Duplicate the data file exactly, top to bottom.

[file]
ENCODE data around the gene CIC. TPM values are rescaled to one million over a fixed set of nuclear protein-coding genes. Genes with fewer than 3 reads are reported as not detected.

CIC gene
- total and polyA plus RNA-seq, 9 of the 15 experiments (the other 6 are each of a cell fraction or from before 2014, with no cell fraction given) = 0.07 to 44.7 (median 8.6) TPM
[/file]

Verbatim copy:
ENCODE data around the gene CIC. TPM values are rescaled to one million over a fixed set of nuclear protein-coding genes. Genes with fewer than 3 reads are reported as not detected.

CIC gene
- total and polyA plus RNA-seq, 9 of the 15 experiments (the other 6 are each of a cell fraction or from before 2014, with no cell fraction given) = 0.07 to 44.7 (median 8.6) TPM